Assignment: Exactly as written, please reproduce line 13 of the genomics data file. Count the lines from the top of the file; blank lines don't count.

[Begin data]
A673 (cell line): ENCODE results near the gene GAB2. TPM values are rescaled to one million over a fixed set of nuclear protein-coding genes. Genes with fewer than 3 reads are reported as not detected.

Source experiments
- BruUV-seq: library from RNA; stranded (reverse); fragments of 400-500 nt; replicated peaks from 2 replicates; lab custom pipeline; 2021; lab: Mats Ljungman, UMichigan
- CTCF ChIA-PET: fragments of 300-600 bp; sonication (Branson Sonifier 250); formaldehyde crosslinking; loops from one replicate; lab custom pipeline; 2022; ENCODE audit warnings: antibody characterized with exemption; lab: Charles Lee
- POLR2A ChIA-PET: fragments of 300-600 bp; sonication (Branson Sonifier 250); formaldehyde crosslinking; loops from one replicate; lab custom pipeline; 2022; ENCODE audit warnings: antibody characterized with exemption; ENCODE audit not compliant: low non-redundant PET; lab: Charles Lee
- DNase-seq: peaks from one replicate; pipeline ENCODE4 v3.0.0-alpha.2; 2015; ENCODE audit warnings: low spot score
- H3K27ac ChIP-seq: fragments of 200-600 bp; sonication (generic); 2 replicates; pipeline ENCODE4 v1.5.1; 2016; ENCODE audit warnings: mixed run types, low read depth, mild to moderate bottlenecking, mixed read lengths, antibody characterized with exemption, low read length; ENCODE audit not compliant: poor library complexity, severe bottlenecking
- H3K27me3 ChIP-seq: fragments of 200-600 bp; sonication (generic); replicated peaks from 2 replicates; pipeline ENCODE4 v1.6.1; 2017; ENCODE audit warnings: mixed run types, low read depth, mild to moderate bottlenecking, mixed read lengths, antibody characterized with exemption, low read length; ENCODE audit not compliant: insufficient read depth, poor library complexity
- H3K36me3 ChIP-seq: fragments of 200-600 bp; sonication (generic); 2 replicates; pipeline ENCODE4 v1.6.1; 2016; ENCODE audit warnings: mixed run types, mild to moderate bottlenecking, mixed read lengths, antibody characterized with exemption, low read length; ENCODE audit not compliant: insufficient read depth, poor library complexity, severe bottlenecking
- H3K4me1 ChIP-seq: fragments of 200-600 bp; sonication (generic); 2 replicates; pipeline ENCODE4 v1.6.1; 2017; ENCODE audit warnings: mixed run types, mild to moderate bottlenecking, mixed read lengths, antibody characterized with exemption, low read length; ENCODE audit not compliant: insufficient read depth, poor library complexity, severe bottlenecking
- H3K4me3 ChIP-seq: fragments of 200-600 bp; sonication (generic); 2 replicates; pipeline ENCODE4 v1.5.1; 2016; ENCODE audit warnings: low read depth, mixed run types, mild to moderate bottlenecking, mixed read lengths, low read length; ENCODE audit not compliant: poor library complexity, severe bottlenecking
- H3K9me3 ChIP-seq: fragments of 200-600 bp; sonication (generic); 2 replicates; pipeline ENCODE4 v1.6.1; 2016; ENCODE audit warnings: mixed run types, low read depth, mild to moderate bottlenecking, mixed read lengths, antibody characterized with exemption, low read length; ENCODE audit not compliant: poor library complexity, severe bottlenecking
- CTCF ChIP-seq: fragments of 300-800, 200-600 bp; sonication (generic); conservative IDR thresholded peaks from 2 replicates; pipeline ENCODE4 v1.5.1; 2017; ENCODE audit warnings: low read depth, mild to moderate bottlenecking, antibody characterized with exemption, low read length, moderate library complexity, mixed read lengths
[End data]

- CTCF ChIP-seq: fragments of 300-800, 200-600 bp; sonication (generic); conservative IDR thresholded peaks from 2 replicates; pipeline ENCODE4 v1.5.1; 2017; ENCODE audit warnings: low read depth, mild to moderate bottlenecking, antibody characterized with exemption, low read length, moderate library complexity, mixed read lengths